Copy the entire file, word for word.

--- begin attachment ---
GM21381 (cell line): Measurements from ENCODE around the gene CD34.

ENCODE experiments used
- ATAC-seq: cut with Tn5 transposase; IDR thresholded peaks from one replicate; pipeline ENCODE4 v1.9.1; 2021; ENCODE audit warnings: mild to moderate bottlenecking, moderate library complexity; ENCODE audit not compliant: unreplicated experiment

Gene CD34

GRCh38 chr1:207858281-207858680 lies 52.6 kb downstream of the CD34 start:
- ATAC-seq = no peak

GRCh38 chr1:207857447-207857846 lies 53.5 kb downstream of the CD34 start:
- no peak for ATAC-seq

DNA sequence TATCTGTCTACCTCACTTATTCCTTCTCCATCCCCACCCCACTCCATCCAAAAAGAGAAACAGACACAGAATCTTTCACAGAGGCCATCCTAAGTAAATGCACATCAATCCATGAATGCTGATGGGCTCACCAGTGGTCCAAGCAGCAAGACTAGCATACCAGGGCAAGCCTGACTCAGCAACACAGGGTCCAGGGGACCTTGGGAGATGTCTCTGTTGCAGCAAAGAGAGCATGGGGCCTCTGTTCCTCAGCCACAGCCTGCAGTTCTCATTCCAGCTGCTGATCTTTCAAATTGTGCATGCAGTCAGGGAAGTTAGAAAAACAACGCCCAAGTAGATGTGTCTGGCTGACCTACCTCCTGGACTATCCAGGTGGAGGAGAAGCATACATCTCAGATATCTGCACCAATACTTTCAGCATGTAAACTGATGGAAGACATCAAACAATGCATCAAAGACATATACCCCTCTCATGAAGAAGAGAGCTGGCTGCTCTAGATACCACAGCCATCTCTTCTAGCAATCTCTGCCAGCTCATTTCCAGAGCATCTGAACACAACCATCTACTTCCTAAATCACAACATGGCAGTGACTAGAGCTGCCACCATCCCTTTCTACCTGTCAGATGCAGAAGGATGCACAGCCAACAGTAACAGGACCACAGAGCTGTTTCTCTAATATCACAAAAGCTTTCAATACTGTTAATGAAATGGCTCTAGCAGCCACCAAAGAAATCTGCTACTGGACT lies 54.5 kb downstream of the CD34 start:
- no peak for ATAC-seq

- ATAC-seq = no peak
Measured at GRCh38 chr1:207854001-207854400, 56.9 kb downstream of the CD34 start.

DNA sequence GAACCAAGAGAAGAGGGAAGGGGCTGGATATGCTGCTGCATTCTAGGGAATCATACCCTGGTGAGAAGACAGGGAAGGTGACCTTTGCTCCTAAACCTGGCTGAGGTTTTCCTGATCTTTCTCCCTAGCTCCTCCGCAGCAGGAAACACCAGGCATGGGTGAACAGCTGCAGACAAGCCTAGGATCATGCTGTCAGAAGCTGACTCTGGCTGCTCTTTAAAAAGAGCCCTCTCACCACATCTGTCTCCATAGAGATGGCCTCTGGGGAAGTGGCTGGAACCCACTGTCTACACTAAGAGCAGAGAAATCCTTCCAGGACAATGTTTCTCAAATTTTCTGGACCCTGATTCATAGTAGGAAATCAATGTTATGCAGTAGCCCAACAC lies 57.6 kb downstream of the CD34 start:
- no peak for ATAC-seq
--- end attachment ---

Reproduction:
GM21381 (cell line): Measurements from ENCODE around the gene CD34.

ENCODE experiments used
- ATAC-seq: cut with Tn5 transposase; IDR thresholded peaks from one replicate; pipeline ENCODE4 v1.9.1; 2021; ENCODE audit warnings: mild to moderate bottlenecking, moderate library complexity; ENCODE audit not compliant: unreplicated experiment

Gene CD34

GRCh38 chr1:207858281-207858680 lies 52.6 kb downstream of the CD34 start:
- ATAC-seq = no peak

GRCh38 chr1:207857447-207857846 lies 53.5 kb downstream of the CD34 start:
- no peak for ATAC-seq

DNA sequence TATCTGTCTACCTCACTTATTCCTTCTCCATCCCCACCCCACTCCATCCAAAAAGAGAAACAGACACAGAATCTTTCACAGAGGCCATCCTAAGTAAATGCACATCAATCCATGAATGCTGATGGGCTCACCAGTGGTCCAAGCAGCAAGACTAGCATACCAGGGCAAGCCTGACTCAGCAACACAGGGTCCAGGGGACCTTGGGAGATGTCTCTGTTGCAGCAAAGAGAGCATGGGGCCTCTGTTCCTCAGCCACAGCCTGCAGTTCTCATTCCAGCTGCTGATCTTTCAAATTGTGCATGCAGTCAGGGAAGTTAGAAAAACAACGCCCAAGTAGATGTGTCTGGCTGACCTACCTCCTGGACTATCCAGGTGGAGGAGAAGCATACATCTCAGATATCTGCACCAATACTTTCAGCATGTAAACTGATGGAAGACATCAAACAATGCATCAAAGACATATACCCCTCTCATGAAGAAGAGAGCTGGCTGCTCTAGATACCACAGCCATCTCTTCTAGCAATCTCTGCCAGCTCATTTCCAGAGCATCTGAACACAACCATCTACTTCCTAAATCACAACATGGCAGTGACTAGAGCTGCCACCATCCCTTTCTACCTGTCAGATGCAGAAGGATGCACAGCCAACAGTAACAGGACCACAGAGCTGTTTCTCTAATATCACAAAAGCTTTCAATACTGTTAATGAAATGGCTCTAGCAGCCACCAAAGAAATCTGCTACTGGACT lies 54.5 kb downstream of the CD34 start:
- no peak for ATAC-seq

- ATAC-seq = no peak
Measured at GRCh38 chr1:207854001-207854400, 56.9 kb downstream of the CD34 start.

DNA sequence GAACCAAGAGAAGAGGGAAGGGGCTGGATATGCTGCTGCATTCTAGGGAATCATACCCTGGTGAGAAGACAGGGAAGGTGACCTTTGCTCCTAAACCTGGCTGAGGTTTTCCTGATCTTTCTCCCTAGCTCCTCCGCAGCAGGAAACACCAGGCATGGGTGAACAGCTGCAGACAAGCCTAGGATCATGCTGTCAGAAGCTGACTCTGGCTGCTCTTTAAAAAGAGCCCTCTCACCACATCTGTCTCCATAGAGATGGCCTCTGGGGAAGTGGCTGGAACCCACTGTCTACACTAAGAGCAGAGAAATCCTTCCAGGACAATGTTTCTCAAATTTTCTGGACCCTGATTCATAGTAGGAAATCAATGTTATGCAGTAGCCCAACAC lies 57.6 kb downstream of the CD34 start:
- no peak for ATAC-seq